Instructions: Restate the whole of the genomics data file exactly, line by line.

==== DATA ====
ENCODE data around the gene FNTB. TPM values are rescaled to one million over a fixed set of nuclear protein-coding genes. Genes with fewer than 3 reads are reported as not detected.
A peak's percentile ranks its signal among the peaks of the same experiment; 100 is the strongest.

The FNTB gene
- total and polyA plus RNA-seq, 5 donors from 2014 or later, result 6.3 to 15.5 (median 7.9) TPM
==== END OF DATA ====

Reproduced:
ENCODE data around the gene FNTB. TPM values are rescaled to one million over a fixed set of nuclear protein-coding genes. Genes with fewer than 3 reads are reported as not detected.
A peak's percentile ranks its signal among the peaks of the same experiment; 100 is the strongest.

The FNTB gene
- total and polyA plus RNA-seq, 5 donors from 2014 or later, result 6.3 to 15.5 (median 7.9) TPM